To what extent vulnerable House Republicans will be negatively affected by Thursday’s passage of an Obamacare replacement bill can’t be known just yet, considering the midterms aren’t for another year and a half.
But after months of rowdy town halls, competitive special elections in Republican territory, and President Trump’s approval rating mired in the low 40s, the health care vote is unlikely to help the significant swath of the conference that already had serious reelection challenges on their hands.
In the near term, the vote will undoubtedly only add to the onslaught of Democratic candidates stepping forward to run, including for seats long held by Republicans—which is critical for capitalizing on a midterm cycle with the potential for wave conditions.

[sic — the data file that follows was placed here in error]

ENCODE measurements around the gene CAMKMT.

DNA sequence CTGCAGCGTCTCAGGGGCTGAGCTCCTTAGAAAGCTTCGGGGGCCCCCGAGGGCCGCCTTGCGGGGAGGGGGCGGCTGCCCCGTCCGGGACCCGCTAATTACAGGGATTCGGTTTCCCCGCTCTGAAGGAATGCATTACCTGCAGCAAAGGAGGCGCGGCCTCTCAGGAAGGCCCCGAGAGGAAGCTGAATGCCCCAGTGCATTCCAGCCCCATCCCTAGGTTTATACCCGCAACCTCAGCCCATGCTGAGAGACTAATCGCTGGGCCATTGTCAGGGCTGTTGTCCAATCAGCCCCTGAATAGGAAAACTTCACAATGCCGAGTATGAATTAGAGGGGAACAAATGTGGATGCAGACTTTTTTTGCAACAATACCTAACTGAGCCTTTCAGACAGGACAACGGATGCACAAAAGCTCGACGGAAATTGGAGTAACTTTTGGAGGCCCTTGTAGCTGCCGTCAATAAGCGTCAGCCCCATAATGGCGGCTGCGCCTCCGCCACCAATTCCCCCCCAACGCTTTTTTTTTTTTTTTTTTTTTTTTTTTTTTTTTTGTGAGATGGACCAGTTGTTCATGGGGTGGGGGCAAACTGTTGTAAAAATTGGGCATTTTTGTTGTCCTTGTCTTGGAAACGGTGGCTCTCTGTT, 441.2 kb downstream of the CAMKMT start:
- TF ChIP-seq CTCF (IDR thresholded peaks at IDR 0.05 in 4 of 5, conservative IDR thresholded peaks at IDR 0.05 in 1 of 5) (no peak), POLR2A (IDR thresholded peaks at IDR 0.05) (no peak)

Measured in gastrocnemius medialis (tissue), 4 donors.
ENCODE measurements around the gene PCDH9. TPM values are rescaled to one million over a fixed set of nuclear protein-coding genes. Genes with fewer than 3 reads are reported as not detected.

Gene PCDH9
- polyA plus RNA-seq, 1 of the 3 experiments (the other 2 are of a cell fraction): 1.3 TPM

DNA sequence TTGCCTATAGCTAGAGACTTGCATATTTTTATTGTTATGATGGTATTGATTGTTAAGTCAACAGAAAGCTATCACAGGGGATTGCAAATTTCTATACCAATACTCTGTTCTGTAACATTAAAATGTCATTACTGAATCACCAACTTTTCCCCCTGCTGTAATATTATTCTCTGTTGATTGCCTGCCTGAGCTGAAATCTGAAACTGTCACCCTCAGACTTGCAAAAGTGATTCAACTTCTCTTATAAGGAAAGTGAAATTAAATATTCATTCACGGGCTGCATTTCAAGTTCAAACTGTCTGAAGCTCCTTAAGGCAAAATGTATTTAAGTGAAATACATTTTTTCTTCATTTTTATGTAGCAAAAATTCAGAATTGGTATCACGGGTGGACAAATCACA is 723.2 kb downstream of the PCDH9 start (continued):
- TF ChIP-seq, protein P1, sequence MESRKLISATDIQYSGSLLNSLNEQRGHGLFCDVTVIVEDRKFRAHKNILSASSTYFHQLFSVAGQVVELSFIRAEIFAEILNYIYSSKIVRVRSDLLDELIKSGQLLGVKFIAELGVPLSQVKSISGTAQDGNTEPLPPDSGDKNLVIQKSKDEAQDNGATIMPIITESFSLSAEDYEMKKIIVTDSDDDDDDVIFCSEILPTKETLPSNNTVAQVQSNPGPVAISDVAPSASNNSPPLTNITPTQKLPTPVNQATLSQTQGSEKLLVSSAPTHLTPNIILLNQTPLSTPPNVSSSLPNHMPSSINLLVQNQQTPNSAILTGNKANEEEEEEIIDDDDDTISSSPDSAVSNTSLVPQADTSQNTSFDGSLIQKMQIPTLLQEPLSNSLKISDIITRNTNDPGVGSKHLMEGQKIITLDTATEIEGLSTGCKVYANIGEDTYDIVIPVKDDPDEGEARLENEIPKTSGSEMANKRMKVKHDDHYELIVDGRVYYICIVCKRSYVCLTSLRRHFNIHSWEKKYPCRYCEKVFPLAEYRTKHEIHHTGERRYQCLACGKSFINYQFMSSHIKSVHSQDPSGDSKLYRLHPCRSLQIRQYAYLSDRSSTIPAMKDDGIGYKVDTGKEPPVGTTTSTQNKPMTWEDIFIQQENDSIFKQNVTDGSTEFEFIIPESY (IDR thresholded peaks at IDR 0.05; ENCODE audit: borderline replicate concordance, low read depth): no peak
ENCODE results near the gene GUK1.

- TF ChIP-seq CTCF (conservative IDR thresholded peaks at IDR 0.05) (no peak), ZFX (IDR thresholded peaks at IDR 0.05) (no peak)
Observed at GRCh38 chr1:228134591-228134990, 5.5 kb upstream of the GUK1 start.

The spotlight is on the 14 Republicans in districts carried by Hillary Clinton who voted for the bill. Daily Kos Elections pointed out that—excluding Utah—10 more Republicans who supported it are in districts Trump won with less than 50 percent.
Twenty-four happens to be the exact number of seats Democrats must net to win the House majority, though that doesn’t take into account Georgia’s 6th, which Trump carried with 48 percent and Democrats hope to pick up in a special election next month.
— Kyle Trygstad